The book itself reads pretty well, and it’s super informative. LeVeque does a great job of explaining the science that you need to know, while making it reasonable and understandable for the everyday person too.
She also gives grocery shopping lists, meal-prep hacks, healthy food swaps, tips on exercise, sleep, lifestyle and more. It’s definitely not just a nutrition book, but instead a healthy lifestyle book. It sort’ve reminded me of Cameron Diaz’s “The Body Book” which I wrote a whole post on, but I think I enjoyed the Diaz book more.
Nonetheless, I love how LeVeque gives a loose structure to help people feel better and achieve better health in an easy way, without a specific meal plan or without the need to track macronutrients. I’d definitely recommend this book, and I may consider reading some of her other books too.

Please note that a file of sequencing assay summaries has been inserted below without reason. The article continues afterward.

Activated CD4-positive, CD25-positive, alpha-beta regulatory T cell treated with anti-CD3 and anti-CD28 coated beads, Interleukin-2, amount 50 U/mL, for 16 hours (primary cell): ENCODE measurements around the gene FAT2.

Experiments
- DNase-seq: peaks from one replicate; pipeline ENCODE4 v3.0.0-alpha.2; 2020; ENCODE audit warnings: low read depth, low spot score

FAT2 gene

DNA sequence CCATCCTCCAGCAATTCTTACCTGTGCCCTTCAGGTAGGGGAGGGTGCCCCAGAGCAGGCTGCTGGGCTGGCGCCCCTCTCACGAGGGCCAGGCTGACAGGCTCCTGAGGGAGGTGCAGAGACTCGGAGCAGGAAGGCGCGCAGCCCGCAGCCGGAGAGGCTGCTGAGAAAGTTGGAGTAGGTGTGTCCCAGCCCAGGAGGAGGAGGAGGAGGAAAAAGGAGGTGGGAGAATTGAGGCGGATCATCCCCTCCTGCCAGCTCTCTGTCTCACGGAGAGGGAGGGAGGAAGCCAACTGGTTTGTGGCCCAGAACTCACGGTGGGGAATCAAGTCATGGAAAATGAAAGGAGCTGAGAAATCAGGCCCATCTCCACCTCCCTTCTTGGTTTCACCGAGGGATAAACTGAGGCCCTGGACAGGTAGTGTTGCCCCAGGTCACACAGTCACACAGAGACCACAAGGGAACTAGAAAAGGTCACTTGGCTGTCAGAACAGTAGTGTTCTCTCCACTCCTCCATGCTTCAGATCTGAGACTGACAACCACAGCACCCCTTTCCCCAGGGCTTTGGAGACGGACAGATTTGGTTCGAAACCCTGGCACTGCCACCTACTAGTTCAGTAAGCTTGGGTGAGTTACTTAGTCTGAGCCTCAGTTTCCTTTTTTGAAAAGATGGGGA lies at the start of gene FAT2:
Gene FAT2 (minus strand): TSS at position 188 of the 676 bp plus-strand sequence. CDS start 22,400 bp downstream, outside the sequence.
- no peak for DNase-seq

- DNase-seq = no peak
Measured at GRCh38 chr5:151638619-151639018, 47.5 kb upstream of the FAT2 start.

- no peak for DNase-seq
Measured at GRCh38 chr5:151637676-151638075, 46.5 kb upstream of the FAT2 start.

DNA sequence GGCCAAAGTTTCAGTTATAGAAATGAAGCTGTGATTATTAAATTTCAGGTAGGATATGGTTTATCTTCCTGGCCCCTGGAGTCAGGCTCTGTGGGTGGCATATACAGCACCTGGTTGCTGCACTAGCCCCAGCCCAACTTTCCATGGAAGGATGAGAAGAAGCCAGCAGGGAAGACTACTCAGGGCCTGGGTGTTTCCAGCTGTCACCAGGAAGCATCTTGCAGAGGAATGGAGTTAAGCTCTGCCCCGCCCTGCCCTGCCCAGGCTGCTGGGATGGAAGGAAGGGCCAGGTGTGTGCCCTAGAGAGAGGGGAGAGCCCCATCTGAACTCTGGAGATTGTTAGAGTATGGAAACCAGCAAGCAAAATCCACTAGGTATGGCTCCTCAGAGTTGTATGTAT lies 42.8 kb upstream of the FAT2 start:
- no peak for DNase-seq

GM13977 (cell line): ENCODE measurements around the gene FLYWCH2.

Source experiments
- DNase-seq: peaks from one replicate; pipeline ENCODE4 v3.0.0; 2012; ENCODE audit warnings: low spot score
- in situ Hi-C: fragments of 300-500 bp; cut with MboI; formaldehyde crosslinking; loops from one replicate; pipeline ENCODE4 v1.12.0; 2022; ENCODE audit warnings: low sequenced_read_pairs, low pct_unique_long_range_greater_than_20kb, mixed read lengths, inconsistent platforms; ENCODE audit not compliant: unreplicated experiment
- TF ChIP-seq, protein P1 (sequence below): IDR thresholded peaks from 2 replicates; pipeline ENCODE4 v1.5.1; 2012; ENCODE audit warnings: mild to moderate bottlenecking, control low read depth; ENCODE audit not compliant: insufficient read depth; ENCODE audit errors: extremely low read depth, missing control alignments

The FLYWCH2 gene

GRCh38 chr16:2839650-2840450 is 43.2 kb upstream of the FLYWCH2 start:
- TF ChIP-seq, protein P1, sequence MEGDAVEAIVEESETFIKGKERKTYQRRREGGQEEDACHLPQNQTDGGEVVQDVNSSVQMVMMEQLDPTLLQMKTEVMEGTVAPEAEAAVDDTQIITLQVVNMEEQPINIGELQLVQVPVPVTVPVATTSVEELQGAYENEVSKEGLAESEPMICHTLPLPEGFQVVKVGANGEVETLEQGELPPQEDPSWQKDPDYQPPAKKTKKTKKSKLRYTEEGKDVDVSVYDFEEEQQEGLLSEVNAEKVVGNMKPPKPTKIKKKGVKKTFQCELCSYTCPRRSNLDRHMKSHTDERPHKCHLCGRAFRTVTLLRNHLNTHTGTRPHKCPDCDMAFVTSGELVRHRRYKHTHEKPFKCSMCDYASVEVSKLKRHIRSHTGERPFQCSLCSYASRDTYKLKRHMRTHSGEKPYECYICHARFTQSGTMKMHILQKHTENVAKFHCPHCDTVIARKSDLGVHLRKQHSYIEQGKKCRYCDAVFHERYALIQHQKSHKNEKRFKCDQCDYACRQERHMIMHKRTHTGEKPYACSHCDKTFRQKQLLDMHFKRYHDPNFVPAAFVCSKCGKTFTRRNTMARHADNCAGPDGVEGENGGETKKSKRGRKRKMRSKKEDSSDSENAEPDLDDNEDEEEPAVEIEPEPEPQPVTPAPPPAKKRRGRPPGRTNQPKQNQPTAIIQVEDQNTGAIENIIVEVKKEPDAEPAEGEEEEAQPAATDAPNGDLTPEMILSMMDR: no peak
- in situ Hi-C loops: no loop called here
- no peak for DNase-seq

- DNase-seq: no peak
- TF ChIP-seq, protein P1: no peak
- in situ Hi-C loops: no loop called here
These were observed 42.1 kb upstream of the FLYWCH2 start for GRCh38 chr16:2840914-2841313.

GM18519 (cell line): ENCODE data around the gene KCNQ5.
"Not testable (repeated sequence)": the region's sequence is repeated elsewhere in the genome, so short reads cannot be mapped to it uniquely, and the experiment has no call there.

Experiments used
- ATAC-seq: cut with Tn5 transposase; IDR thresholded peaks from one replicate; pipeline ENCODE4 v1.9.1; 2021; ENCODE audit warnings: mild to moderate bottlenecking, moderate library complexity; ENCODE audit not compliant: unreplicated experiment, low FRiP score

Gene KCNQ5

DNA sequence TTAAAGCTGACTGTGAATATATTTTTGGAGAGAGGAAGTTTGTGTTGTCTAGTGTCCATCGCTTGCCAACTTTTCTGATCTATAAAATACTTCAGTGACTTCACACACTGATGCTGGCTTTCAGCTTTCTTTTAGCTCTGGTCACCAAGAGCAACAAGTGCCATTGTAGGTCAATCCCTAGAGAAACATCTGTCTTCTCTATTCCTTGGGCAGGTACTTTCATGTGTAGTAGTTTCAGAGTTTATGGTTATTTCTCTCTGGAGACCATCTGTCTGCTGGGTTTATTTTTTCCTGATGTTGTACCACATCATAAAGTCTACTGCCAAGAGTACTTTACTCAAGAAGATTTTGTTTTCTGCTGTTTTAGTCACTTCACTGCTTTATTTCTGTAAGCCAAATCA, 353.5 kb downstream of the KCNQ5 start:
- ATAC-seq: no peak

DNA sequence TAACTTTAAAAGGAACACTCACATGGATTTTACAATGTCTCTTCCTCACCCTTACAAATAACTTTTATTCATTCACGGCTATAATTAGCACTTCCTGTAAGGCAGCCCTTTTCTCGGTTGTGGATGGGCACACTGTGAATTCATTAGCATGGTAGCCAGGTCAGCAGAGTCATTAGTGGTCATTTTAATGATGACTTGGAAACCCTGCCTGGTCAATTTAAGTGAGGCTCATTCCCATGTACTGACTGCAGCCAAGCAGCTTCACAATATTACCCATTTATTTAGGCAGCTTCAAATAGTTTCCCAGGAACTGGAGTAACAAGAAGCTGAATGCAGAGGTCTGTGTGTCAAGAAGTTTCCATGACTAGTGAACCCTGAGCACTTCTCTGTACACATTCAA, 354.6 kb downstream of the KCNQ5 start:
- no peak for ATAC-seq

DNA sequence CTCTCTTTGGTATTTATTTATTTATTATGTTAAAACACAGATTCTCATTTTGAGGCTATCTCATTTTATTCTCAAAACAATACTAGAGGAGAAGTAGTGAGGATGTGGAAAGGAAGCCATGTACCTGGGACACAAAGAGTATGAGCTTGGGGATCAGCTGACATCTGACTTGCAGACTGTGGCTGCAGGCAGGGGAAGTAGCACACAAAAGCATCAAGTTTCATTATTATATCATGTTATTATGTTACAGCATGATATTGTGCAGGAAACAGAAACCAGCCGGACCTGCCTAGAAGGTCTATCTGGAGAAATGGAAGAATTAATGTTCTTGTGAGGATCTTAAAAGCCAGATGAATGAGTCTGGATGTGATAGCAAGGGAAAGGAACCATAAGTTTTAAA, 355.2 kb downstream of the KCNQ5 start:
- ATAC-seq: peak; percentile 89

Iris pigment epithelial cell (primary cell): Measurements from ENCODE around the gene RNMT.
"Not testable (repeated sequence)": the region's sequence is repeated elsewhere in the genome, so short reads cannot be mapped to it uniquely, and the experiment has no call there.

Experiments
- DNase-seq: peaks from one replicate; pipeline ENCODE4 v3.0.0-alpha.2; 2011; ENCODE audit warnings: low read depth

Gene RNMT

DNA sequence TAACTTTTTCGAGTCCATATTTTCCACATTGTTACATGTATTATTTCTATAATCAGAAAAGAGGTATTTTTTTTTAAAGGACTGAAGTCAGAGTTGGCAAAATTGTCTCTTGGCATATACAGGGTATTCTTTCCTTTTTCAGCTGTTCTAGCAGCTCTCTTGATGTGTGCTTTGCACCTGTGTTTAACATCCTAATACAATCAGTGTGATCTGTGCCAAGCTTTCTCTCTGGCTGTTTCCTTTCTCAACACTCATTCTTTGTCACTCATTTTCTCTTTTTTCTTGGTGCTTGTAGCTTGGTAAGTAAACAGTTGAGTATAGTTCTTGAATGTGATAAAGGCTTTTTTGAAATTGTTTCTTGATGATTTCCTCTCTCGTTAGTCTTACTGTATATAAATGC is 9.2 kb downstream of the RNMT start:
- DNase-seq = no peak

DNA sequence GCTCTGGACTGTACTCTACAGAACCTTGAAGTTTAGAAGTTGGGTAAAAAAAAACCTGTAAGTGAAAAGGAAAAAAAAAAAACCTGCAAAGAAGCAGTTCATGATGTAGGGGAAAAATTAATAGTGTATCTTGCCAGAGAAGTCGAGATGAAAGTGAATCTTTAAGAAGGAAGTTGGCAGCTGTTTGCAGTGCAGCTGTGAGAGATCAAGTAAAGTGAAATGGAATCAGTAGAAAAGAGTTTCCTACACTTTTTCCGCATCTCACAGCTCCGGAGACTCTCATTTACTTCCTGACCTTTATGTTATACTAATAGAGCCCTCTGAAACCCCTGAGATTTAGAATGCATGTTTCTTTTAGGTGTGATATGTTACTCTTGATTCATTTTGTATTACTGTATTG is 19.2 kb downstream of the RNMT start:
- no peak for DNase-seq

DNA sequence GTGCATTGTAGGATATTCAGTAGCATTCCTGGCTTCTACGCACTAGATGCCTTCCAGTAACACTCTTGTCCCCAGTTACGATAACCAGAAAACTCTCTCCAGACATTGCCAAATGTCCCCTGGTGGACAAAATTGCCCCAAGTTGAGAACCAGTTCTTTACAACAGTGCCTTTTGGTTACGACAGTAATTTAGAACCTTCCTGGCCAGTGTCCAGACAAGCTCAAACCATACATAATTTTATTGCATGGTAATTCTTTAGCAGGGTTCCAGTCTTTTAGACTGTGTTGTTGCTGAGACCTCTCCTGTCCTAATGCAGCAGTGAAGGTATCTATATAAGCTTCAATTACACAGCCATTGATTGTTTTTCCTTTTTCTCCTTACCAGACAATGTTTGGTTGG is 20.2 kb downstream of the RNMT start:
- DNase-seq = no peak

And that concludes my list of the best nonfiction books I’ve read in the last six months. Right now, I’m reading another nonfiction book that I can already tell will go on my next list. More on that soon.
We’ve got a short week over here, with some classes and work, before we fly out to Orlando for a wedding. Yay! Have an awesome day, friends!
Other posts you may like …
- The seven best books I read in 2020
- The five best documentaries I’ve watched recently
- Five things on my must-watch and must-read list for early 2021
Questions of the day
What have you read lately that you enjoyed?
What’s something you read lately that you did not enjoy?
Do you read hard/soft-cover print books or digital books?